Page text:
“The fact of the matter is that we brought democracy to the city of Chicago,” Johnson said.

Lightfoot scoffed and retorted, “You brought chaos.”

For his part, García argued that Chicago — and its public school enrollment — has been shrinking due to crime fears and vowing to get Springfield to double CPS’ funding if elected.

“You need someone who has those relationships, who understands how those relationships function, that can deliver for Chicago,” García said. “That’s why I continue to insist I am the most qualified person to lead the city in this time.”

Lightfoot also went on the offensive after Johnson and García criticized her approach to leading the Police Department during a time of heightened crime as well as under the existence of a consent decree. She promised full compliance with the consent decree in the next four years and said Johnson “has no idea about what’s going on” there. She called García “the OG” supporter of defunding the police and said it’s something she “will never” do.

García said he has a list of congressional bills he voted on that increased law enforcement funding.

Lightfoot brought a printout of Johnson quotes speaking in favor of reallocating spending on law enforcement to argue that he is a “defunder.”

During his first term as Cook County commissioner, Johnson was lead sponsor of a symbolic resolution that called for divesting funds from policing and jails in the wake of George Floyd’s murder by Minneapolis police. But the sheriff’s budget only saw a modest and temporary cut amid a steep budget shortfall that saw shrinkages across county offices.

Lightfoot also made a small cut to the Police Department’s budget in 2020 that led some critics to accuse her of defunding.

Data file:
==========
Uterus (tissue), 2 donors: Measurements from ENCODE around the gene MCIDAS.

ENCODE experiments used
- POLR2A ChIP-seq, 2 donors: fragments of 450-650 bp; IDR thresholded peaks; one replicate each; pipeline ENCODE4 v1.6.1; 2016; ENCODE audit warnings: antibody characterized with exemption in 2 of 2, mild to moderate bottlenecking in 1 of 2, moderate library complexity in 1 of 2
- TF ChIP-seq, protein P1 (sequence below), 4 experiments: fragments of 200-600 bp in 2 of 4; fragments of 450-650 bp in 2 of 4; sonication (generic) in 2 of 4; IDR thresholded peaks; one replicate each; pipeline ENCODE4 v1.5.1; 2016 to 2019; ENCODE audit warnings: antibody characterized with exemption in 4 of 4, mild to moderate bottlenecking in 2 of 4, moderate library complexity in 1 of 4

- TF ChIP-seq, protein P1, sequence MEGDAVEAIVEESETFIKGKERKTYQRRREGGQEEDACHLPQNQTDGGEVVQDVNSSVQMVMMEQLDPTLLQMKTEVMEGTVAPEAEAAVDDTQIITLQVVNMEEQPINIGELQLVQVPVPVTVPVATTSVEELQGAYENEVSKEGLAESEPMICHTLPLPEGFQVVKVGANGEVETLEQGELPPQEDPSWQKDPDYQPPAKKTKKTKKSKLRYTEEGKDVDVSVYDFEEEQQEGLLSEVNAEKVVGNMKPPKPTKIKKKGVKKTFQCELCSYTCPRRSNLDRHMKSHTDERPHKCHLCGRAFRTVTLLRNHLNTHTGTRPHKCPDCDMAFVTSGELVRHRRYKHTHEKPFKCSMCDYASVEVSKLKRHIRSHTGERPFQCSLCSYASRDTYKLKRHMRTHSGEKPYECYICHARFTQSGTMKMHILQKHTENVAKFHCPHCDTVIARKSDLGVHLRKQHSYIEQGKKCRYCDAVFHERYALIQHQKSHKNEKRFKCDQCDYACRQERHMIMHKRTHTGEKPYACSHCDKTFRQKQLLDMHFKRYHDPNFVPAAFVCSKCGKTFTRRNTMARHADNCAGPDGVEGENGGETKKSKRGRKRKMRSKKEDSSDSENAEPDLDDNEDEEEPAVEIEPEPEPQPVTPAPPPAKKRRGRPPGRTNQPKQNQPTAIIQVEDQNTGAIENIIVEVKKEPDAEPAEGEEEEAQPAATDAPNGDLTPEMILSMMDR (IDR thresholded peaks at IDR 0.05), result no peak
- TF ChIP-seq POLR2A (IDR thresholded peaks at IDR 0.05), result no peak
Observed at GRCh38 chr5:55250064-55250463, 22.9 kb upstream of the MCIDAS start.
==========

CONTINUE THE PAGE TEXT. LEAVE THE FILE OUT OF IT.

In response to the “defund” criticism, Johnson noted that the city spends far more on policing than education and that approach isn’t working.

“We spend more on jails and incarceration than we do on educating young people,” Johnson said.

Johnson also went after García, describing him as an absentee politician who did not speak out on various issues in Latino neighborhoods, such as General Iron’s attempted move to the Southeast Side or the Hilco explosion in Little Village.

“He’s referring to her,” García said, nodding to Lightfoot, as Johnson repeated that Chicagoans “didn’t hear his voice” on those issues.

“Her has a name,” Lightfoot shot back.

The session kicked off with Lightfoot making no apologies when asked about criticism from her challengers that she was too antagonistic.

“Look, I’m tough. There’s no if ands or buts about it,” Lightfoot said. “And I think the people of the city voted for me to be the mayor, different than any other mayor that’s ever sat in the fifth floor, because of that toughness, but also because of the integrity that I bring to the job because of my focus on breaking up the status quo.”

Lightfoot also tried to tamp down insinuations that she can’t get along with others by saying she could not have closed major budget deficits during the pandemic without working relationships in City Council and beyond.

The mayor later said she could “write a Ph.D. thesis on crisis management” and “collaboration” after the storm of nationwide crises that colored her first term. But she wouldn’t promise a brand-new Lightfoot leading City Hall should she win reelection.

“I’m 60 years old,” Lightfoot said. “I’m not going to change my personality entirely at this age.”